Monthly Archives: December 2020

Three things you might want to consider between Christmas and New Year

I think that we all agree that Christmas this year is not going to be as we are used to. Just like the rest of our lives through the pandemic, we will need to make do with a quieter Christmas. People I speak to are divided between those who are looking forward to having a quiet time and those who can’t wait for Christmas 2021…

Wherever you are on this, you are likely to have a bit more time for resting and recreation between Christmas and New Year. Just in case you get to a point where you are in need of some constructive thinking in the holidays, I thought I would share some great lessons I learnt this year whilst reading John Jantsch’s book, The Referral Engine.

The book explains how to create an effective referral system through focusing on key elements within your organisation. It made a big difference to our business in terms of customer satisfaction, increased referrals, and retention. Here are the main elements to consider:

  • Make your company the one people are speaking about: People don’t talk about boring products and they certainly don’t talk about boring companies.’’  John Jantsch, The Referral Engine

How can you make your company interesting? Here are a few ideas to consider:

  1. Come up with a new product or innovation which will make your company stand out against the competition.  This can be a small thing that makes a difference to your client like offering some training or best practice, so they get more out of your product.
  2. Write your business story: consider how it all started and what really matters to you and the rest of the team.  People buy from people and your story can make a difference to their buying decision.
  3. Identify the elements that define your business and make you different. Things to consider are your unique process or approach to doing business as well as your core strategy.
  •  Everyone is in Customer Service: I believe marketing, sales and customer service falls to everyone in your organisation. Widely referred businesses seem to find ways to empower everyone to create, deliver, mend and extend the total customer experience’. John Jantsch, The Referral Engine

In order to achieve this level of engagement, the book suggests that you consider ways of changing your team culture. Consider what mechanism, training and mind-set is necessary to ensure everyone in the company is delivering the right attitude which is aligned with your vision and mission statement. A few examples include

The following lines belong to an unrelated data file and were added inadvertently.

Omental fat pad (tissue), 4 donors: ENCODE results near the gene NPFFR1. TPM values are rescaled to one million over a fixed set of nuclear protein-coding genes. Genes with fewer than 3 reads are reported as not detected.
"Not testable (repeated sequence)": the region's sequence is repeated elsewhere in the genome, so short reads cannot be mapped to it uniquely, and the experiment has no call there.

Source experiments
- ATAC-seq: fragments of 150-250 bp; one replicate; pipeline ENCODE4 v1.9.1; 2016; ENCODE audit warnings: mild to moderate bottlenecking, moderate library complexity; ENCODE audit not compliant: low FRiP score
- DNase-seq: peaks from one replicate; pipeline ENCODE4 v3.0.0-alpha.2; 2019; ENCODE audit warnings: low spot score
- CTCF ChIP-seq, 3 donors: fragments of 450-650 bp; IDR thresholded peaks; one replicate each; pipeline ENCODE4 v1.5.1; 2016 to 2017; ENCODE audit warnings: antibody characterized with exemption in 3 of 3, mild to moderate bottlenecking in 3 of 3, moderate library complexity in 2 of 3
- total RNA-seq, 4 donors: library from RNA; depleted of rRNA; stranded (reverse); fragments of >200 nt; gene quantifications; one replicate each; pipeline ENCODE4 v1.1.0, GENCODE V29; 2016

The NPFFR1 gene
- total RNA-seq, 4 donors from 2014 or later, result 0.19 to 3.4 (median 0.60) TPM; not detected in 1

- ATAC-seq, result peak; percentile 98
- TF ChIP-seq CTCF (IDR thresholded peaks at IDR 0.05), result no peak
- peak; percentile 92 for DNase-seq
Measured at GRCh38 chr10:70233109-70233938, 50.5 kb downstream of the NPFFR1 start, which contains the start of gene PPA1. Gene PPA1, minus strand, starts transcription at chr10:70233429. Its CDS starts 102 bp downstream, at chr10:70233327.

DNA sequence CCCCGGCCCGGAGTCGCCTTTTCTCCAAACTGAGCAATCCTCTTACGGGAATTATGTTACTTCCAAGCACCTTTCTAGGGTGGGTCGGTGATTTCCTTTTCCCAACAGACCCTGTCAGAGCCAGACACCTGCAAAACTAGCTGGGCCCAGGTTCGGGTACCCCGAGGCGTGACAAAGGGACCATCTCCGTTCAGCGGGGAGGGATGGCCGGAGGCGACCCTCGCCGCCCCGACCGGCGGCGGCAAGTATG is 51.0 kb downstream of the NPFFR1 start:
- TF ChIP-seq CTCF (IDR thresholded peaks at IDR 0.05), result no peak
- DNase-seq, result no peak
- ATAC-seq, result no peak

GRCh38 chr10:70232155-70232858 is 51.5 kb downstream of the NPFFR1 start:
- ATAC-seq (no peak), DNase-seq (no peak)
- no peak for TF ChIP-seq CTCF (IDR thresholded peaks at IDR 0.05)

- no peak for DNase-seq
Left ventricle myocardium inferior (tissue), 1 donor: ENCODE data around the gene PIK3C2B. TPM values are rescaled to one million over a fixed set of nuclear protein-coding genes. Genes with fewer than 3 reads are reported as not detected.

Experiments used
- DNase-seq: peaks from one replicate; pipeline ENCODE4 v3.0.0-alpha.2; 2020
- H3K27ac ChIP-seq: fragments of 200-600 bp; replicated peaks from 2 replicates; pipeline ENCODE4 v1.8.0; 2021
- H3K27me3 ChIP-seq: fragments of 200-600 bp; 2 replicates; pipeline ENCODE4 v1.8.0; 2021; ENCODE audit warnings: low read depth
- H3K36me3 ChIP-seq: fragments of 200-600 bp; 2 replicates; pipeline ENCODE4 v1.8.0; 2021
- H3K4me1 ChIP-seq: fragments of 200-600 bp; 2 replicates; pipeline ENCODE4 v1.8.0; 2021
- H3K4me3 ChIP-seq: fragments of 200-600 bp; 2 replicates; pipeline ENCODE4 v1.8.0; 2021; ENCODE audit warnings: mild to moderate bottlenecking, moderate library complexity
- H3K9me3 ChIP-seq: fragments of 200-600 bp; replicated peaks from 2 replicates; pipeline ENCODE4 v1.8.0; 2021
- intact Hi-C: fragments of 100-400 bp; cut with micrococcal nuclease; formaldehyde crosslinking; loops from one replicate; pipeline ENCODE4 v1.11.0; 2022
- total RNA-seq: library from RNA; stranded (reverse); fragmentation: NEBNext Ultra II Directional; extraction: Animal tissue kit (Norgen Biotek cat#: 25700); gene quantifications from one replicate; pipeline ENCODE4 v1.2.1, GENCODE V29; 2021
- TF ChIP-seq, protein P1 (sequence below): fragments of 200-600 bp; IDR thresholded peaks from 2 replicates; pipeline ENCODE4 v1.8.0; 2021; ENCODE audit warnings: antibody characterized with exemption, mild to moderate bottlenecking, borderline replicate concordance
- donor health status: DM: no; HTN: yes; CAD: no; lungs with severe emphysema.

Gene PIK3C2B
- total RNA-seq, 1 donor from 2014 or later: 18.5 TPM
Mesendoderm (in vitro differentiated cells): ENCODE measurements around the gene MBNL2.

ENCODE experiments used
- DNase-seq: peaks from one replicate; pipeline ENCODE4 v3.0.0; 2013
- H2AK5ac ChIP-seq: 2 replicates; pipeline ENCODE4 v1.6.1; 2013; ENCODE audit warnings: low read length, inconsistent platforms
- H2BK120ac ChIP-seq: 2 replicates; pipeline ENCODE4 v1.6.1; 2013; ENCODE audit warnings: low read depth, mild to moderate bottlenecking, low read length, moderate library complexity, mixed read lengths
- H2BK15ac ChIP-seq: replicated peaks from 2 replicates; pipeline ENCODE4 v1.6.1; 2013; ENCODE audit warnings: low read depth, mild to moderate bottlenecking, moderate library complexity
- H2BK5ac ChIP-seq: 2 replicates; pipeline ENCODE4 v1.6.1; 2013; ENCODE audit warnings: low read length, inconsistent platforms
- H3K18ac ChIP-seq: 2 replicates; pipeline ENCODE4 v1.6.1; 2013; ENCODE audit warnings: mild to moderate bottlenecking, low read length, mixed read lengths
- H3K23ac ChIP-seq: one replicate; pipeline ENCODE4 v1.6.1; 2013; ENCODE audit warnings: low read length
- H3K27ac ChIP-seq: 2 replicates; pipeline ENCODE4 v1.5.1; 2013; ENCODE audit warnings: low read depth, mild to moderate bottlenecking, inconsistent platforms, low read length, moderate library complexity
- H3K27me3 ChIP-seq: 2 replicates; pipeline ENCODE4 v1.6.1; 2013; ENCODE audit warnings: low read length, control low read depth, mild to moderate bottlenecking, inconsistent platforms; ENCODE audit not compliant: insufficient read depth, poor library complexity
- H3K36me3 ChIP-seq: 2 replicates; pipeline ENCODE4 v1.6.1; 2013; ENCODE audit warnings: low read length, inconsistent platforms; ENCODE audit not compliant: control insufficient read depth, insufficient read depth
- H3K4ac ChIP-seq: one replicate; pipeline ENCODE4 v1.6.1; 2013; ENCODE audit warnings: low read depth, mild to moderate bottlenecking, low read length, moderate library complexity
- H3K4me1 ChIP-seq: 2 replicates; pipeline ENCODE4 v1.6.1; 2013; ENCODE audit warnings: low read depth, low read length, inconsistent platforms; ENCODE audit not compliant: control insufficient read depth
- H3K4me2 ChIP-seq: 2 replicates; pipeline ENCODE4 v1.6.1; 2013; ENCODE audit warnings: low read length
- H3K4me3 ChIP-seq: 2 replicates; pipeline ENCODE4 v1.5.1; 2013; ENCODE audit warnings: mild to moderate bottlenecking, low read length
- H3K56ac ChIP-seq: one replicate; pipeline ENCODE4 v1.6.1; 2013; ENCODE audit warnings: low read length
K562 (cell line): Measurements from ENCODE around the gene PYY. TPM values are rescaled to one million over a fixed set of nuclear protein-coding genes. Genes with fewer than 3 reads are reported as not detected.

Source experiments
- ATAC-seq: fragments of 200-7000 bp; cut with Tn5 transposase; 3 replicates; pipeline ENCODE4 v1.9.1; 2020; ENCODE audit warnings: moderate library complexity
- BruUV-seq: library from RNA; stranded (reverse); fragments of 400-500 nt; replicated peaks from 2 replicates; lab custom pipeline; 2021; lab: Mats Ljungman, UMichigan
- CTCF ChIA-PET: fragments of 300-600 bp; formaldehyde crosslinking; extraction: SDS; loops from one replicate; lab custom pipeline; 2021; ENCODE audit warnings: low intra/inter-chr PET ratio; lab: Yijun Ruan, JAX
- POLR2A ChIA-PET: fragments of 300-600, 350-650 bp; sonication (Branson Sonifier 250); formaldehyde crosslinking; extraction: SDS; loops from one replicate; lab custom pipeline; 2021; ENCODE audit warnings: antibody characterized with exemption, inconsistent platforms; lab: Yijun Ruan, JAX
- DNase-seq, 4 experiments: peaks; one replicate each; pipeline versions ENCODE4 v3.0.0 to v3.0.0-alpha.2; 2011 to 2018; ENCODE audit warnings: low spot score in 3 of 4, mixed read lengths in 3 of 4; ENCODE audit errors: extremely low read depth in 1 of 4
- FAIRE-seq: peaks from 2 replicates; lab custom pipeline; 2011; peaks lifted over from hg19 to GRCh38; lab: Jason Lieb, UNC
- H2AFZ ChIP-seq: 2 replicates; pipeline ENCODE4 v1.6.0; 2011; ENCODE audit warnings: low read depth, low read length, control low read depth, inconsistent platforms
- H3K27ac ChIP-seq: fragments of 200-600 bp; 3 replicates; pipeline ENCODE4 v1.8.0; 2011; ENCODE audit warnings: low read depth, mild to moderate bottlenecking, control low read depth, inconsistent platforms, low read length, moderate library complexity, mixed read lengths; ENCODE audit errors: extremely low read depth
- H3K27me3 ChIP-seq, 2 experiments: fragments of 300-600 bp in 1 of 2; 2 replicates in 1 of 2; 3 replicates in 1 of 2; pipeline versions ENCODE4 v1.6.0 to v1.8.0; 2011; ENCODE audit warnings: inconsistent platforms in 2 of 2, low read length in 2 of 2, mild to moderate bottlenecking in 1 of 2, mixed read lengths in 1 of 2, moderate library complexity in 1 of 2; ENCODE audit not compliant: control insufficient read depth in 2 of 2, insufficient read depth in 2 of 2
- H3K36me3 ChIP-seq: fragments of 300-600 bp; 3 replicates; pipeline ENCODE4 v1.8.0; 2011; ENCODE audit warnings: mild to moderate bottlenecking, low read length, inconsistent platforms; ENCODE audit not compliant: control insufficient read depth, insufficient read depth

1. Share your vision and mission with the team.
  2. Promote your company values in internal meetings. Ask your team how they relate to them.
  3. Share company performance figures and put together goals that matter to everyone.
  4. Ensure you are clear on the type of people you want to work in the organisation.

Create a customer network: ‘…It is not enough to simply provide a good product or service, that’s probably the minimum of what is expected. Your marketing, sales, content and service must all converge in a systematic fashion to move your customers through the referral lifecycle of know, like, trust, buy, repeat and refer.’ John Jantsch, The Referral Engine

Whilst referral marketing is recognised as a key marketing approach, you should consider how many referrals you get from your own customers. If you feel you could do better in this, there are a few key things to consider:

  1. Figure out a way to introduce referrals as a key element of your relationship with new clients. Make sure it fits with your brand and culture.
  2. Exceed your customers’ expectations; surprise, and delight them.
  3. Work out an appropriate way to reward your customers for referrals.
  4. Equip your team with tools and processes to make referring your business easy.

I hope you have a lovely break and think this should keep you busy over a few constructive sessions if you so wish. I hope you can then take it further and introduce some changes to your organisation.

Whatever you decide, to have the full affect, I recommend that you put the Referral Engine on your Christmas list this year: it is one of the best business books I have ever read.

Top 5 tips for business growth in 2021